So, what is the meaning of your life? And how are you going to meet death, which is, without a doubt, what we all face?
Why even when you have fulfilled your wishes do your excitement not last, and you do not feel lasting peace? Why is it that you can have everything, or in a moment achieve one of your goals, to then feel empty the next and then keep seeking? What can explain that even once you have reached the peak of your success, which you have strived for many years, you are still left unsatisfied? And the real question: what is it that constantly drives the human being to seek for more and get tired of monotony, even in the adequate existence? Why is it that the human being is never satisfied?
Throughout life, it is natural and desirable that we all evaluate ourselves to see where we are headed. In such an evaluation, not seldom do we reflect back and examine ourselves to then discover what we have spent years of our lives on and how we have worked and strived to achieve different goals. Shortly after the achievement of those goals, we realize the lack of satisfaction and still wish for more, or even for something else. Not long after that, a new goal is set and yearned for, to then again be achieved and yet again do we realize, it is not enough. We further recognize that there is something else that we are yearning and searching for. And so, the journey continues… What is it with this continuous quest? Why is it that the human is never content, and what does it indicate?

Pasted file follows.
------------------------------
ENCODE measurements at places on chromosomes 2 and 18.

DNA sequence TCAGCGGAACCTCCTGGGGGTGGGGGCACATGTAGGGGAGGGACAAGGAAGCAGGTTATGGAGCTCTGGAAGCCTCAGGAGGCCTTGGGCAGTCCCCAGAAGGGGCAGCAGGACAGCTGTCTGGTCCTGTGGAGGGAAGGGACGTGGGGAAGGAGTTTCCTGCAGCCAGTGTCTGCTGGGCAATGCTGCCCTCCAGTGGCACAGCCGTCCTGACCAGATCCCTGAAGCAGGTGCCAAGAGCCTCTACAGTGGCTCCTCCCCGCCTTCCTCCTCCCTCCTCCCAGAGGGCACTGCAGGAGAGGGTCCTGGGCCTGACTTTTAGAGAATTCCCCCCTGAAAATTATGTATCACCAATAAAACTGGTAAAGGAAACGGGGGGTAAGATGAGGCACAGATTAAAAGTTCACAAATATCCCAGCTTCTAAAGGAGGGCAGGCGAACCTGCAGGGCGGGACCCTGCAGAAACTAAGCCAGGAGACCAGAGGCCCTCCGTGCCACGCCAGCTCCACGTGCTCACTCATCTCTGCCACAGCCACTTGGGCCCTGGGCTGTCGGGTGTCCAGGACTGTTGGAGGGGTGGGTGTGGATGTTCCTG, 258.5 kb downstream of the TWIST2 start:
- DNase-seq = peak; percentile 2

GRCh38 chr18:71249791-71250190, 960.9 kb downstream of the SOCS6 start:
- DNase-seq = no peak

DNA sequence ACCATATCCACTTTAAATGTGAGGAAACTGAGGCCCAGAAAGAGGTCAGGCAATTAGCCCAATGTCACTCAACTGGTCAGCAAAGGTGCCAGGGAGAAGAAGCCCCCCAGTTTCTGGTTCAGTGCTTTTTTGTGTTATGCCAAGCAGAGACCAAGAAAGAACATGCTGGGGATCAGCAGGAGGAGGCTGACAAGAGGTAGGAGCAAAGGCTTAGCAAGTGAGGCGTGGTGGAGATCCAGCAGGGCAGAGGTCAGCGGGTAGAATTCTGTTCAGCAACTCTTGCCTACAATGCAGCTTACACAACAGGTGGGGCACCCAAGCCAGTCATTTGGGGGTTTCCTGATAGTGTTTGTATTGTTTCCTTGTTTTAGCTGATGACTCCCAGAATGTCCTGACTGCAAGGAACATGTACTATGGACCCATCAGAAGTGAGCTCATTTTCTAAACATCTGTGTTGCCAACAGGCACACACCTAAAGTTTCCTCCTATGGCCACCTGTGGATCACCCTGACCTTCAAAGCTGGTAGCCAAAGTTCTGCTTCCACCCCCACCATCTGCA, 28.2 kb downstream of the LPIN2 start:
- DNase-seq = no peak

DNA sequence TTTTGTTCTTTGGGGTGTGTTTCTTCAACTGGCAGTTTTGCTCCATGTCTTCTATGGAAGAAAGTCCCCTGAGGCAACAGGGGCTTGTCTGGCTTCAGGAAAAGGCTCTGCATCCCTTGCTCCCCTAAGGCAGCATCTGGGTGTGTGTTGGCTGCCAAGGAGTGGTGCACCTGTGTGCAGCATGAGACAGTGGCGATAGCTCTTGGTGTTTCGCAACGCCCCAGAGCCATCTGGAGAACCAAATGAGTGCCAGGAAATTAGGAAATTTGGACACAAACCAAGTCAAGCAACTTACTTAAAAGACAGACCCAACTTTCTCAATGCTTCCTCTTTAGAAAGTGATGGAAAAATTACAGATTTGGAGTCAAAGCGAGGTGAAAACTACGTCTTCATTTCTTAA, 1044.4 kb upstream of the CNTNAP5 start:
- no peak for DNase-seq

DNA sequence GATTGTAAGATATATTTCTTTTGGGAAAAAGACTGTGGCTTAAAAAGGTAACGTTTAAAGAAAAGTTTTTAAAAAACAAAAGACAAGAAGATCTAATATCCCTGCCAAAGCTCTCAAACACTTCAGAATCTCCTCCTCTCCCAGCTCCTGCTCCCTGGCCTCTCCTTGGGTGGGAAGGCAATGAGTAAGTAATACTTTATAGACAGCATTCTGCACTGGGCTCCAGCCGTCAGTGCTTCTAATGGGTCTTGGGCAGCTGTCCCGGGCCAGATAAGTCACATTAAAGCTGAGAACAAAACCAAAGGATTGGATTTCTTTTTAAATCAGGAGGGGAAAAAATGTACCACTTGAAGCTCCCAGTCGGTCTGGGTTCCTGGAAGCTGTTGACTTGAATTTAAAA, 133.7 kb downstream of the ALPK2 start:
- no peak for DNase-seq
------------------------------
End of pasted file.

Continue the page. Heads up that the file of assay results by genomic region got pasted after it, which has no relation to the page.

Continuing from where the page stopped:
This continuous quest is based on an inner longing every human has; a longing for eternity and perfection. As a matter of fact, the human has a deeply rooted tendency to love perfection and seek it, and also not be content with the transient and imperfect.
For some, a modern car can come to be the highest aim, but only for a period of time. Soon after, a better car takes the former's place and thereafter, a newer one. For others, education or another kind of knowledge define their highest goals for happiness and perfection; however, this kind of happiness is not infinite and lasts only for a short time. For some, it is the property and other fortunes, a certain position of power or plain money. But after reaching those aims, still, one does not feel satisfied, even in that moment of success, why? The resulting consistent question, which echoes within oneself after every achievement, is: “What next…?”
Man, tragically, continues on this hunt for something that, in the end, will not satisfy his inner longing to eternal happiness. The problem is the human tendency to set defected goals that do not last, and defects are not what one wants. We do not want the imperfect, the faulty or the incomplete and that which does not last. We want eternity. We want infinity and perfection. For these reasons and many more, the human being’s ultimate goal can never be something materialistic. That is due to the fact that that which is materialistic is limited and lacks in that regard, which will never satisfy us and always have us looking for the next goal. The human being’s deep longing after that which is eternal and absolute, will therefore never be quenched by such goals, something our experiences have witnessed.